publication of the consultation in last week’s Online.
   b. Partnership at Work: Andrew Brown reported that, following a summer of
      consultation, a framework for a new, modernised National Agreement was
      being negotiated by a working group of BPIF members and GPMS officers.
      The final two days of negotiation will occur on 13 and 14 January. Following
      two difficult days, Frank Burchill, the independent chairman, and Tony
      Dubbins have been notified by the BPIF party that more flexibility and co-
      operation is necessary to complete the task in the time allocated before DTI
      funding runs out at the end of March. Neil Charlesworth expressed concern
      that a substantial amount of management time was being spent on the project.
      He suggested that a two-tier package may have to be presented, separating
      issues agreed from those on which there has not yet been agreement.


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                                                       Government and Industry Committee
                                                                         11 January 2005
                                                                                 Minutes

      Andrew responded to Lawrence’s enquiry about the effect of the GPMU’s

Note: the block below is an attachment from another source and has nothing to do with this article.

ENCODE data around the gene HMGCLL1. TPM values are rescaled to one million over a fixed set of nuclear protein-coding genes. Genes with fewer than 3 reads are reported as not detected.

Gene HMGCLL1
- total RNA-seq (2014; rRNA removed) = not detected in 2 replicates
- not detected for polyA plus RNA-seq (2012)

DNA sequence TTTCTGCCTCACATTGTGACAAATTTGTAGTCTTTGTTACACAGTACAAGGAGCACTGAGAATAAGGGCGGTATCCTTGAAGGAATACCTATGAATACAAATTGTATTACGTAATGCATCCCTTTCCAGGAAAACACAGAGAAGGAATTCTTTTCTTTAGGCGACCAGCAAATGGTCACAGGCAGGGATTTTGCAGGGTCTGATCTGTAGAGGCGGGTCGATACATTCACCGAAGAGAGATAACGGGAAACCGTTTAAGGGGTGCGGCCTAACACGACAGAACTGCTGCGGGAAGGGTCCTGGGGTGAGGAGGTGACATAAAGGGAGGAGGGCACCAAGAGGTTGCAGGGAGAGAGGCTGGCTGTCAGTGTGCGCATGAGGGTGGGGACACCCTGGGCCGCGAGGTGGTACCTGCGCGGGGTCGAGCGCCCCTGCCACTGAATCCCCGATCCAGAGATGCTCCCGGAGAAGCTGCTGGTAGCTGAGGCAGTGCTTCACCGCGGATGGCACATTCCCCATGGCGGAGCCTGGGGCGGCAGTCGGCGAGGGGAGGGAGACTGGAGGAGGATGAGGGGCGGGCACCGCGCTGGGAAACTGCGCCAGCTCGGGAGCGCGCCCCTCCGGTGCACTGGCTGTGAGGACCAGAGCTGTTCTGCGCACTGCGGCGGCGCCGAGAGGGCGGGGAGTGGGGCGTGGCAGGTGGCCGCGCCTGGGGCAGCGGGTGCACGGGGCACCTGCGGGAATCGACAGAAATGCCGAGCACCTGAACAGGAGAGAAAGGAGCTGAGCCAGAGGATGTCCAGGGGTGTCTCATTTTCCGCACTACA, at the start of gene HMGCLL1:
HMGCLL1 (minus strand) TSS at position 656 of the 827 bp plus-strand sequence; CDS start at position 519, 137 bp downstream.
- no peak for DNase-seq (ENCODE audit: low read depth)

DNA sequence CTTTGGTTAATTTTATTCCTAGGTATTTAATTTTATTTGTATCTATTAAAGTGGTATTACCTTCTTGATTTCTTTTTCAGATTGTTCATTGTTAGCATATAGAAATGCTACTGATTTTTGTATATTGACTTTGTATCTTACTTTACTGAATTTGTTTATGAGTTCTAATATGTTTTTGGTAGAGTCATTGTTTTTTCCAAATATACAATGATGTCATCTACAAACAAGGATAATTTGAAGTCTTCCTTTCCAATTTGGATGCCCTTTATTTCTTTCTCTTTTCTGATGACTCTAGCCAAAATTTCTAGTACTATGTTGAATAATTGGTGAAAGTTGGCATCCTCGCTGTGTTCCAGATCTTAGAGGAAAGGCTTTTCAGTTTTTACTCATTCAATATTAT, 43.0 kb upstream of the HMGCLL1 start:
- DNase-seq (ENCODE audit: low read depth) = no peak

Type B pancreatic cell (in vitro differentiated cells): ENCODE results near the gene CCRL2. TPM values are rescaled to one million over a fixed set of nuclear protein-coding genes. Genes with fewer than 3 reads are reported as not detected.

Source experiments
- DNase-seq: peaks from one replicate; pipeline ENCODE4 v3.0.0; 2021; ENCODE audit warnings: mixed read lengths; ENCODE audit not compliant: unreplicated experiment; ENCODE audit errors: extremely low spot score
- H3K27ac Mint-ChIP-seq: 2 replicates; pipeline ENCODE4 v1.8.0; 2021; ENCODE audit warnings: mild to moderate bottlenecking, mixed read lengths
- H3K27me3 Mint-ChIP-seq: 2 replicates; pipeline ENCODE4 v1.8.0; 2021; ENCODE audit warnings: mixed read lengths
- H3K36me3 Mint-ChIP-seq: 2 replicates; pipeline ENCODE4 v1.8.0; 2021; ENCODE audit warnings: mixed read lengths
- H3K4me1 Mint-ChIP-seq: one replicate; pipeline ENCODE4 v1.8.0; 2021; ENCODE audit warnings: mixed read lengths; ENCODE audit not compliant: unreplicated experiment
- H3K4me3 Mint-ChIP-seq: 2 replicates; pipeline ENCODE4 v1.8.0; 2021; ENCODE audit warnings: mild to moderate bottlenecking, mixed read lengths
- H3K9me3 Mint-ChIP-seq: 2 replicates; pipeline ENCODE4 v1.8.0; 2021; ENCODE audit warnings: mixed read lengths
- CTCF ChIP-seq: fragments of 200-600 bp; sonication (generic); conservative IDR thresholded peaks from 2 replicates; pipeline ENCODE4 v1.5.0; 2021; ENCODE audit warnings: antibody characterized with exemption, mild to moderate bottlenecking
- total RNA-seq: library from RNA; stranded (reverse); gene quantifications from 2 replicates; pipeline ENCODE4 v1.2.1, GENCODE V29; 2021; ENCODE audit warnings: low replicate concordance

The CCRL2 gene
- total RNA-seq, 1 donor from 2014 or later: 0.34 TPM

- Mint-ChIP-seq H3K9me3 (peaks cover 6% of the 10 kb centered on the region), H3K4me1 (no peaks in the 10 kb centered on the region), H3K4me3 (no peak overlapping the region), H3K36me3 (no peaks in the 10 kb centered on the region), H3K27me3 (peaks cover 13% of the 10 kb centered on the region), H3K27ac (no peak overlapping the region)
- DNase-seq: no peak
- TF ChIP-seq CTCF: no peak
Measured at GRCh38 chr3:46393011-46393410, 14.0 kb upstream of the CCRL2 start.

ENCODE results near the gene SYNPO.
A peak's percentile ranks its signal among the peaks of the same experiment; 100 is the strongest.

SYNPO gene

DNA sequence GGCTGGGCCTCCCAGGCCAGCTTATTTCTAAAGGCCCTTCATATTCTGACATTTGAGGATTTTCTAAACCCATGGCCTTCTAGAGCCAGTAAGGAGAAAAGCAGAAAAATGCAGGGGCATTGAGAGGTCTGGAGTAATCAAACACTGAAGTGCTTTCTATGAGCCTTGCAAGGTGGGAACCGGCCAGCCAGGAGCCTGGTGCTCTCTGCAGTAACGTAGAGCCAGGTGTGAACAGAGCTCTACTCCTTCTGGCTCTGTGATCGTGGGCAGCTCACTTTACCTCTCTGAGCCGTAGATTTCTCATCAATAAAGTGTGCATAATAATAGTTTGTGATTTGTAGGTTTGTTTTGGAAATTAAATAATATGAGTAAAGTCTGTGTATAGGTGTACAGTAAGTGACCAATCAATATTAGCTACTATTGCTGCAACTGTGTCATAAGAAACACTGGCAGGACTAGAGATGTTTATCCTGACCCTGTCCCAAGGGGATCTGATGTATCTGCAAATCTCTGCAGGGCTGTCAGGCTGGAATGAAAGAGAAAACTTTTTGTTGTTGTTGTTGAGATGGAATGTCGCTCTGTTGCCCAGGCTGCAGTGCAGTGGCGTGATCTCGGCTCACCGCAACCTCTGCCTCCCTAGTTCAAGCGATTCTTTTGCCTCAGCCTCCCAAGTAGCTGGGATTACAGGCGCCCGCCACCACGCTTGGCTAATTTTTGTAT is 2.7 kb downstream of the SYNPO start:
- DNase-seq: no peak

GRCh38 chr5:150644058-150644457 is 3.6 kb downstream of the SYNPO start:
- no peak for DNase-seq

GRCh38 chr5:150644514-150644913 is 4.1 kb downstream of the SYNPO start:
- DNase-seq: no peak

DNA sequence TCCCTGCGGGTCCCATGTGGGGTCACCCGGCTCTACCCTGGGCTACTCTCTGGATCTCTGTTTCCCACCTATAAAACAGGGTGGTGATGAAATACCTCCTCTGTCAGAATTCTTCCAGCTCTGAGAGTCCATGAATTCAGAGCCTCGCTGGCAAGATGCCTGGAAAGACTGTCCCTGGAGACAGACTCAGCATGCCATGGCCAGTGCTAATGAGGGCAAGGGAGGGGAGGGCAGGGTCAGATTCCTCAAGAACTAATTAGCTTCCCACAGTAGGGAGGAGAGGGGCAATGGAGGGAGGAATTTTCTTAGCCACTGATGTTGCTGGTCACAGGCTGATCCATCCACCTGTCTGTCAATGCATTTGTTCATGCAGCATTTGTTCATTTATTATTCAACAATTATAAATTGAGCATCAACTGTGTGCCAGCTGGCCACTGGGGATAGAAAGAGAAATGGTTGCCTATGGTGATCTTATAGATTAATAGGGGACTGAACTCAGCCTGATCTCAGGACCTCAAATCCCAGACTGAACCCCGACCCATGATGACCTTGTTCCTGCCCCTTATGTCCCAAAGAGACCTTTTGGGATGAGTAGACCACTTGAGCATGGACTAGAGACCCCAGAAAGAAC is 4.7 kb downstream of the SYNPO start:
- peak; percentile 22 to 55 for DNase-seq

merger with Amicus by saying that a harder line was being taken on some
      issues that had not previously been prominent, such as temporary agency
      workers. The Chairman noted that Employment Relations Minister Gerry
      Sutcliffe’s affiliation with the GPMU might result in ministerial pressure on
      the GPMS for the project to succeed.
7. AOB
   a. SMEs and procurement: Neil observed that it was becoming increasingly
      complex to get contracts and that BPIF guidance in filling in tender
      applications would have great commercial potential. Andrew said that the
      BPIF print accreditation being developed with the British Standards Institute
      could be useful in cutting down application paperwork. The Chairman noted
      that the City Fringe cluster group’s work on local sourcing was dealing with
      the problems posed to SMEs by complex application forms. The Chairman
      and Neil will look at the pre-qualification questionnaire compiled by Haringey
      Council to create their approved print and design supplier list and comment on
      whether it succeeds in being simple.
   Actions:
      -   Lizzy to produce a sellable guide to filling in tender application forms.
   b. BPIF surveys: Roger Ling commented that it had taken a long time for the
      BPIF’s surveys to be published last year and this had resulted in them losing
      credibility. He asked whether there was a case for staggering their release to
      allow them to come out more quickly. He uses the Manpower survey within
      his company to negotiate annual pay rates so its later publication causes
      problems. Cicely agreed to investigate the possibility of staggering the release
      of the surveys, commenting that Kyle Jardine deals with all survey material
      which was why the surveys took some time to be published.
8. Date of next meeting: Tuesday 19 April 2005